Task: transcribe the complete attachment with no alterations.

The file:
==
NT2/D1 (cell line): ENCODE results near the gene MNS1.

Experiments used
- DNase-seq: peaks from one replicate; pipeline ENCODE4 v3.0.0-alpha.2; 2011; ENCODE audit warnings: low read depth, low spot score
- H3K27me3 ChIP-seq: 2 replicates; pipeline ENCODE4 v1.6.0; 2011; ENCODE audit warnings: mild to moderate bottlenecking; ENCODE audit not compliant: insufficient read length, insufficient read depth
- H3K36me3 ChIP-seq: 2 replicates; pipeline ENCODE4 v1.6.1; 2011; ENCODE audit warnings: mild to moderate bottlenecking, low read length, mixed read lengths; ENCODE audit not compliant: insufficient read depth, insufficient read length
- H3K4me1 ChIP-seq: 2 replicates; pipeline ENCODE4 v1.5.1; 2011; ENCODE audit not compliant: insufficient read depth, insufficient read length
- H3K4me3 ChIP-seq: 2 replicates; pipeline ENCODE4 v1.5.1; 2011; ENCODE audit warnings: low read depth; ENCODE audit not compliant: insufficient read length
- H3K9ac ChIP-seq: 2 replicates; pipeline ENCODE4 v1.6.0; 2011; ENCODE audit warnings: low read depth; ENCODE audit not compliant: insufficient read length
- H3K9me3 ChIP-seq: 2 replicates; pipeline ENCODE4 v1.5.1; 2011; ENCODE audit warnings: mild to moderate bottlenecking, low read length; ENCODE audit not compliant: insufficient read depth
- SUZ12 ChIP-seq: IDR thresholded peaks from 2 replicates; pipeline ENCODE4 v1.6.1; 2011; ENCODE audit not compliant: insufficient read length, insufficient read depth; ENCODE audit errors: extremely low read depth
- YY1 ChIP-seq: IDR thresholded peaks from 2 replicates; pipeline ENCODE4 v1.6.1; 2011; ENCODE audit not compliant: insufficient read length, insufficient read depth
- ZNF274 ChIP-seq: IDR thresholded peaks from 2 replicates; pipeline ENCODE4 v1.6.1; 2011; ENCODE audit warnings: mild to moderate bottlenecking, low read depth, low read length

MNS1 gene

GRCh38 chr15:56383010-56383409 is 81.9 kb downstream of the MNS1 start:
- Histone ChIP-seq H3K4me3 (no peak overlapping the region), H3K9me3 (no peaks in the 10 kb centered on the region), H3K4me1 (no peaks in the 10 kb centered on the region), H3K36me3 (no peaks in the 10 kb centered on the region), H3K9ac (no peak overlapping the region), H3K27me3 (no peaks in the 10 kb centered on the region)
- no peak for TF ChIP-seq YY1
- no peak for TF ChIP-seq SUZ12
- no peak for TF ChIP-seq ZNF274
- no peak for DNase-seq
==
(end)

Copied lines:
NT2/D1 (cell line): ENCODE results near the gene MNS1.

Experiments used
- DNase-seq: peaks from one replicate; pipeline ENCODE4 v3.0.0-alpha.2; 2011; ENCODE audit warnings: low read depth, low spot score
- H3K27me3 ChIP-seq: 2 replicates; pipeline ENCODE4 v1.6.0; 2011; ENCODE audit warnings: mild to moderate bottlenecking; ENCODE audit not compliant: insufficient read length, insufficient read depth
- H3K36me3 ChIP-seq: 2 replicates; pipeline ENCODE4 v1.6.1; 2011; ENCODE audit warnings: mild to moderate bottlenecking, low read length, mixed read lengths; ENCODE audit not compliant: insufficient read depth, insufficient read length
- H3K4me1 ChIP-seq: 2 replicates; pipeline ENCODE4 v1.5.1; 2011; ENCODE audit not compliant: insufficient read depth, insufficient read length
- H3K4me3 ChIP-seq: 2 replicates; pipeline ENCODE4 v1.5.1; 2011; ENCODE audit warnings: low read depth; ENCODE audit not compliant: insufficient read length
- H3K9ac ChIP-seq: 2 replicates; pipeline ENCODE4 v1.6.0; 2011; ENCODE audit warnings: low read depth; ENCODE audit not compliant: insufficient read length
- H3K9me3 ChIP-seq: 2 replicates; pipeline ENCODE4 v1.5.1; 2011; ENCODE audit warnings: mild to moderate bottlenecking, low read length; ENCODE audit not compliant: insufficient read depth
- SUZ12 ChIP-seq: IDR thresholded peaks from 2 replicates; pipeline ENCODE4 v1.6.1; 2011; ENCODE audit not compliant: insufficient read length, insufficient read depth; ENCODE audit errors: extremely low read depth
- YY1 ChIP-seq: IDR thresholded peaks from 2 replicates; pipeline ENCODE4 v1.6.1; 2011; ENCODE audit not compliant: insufficient read length, insufficient read depth
- ZNF274 ChIP-seq: IDR thresholded peaks from 2 replicates; pipeline ENCODE4 v1.6.1; 2011; ENCODE audit warnings: mild to moderate bottlenecking, low read depth, low read length

MNS1 gene

GRCh38 chr15:56383010-56383409 is 81.9 kb downstream of the MNS1 start:
- Histone ChIP-seq H3K4me3 (no peak overlapping the region), H3K9me3 (no peaks in the 10 kb centered on the region), H3K4me1 (no peaks in the 10 kb centered on the region), H3K36me3 (no peaks in the 10 kb centered on the region), H3K9ac (no peak overlapping the region), H3K27me3 (no peaks in the 10 kb centered on the region)
- no peak for TF ChIP-seq YY1
- no peak for TF ChIP-seq SUZ12
- no peak for TF ChIP-seq ZNF274
- no peak for DNase-seq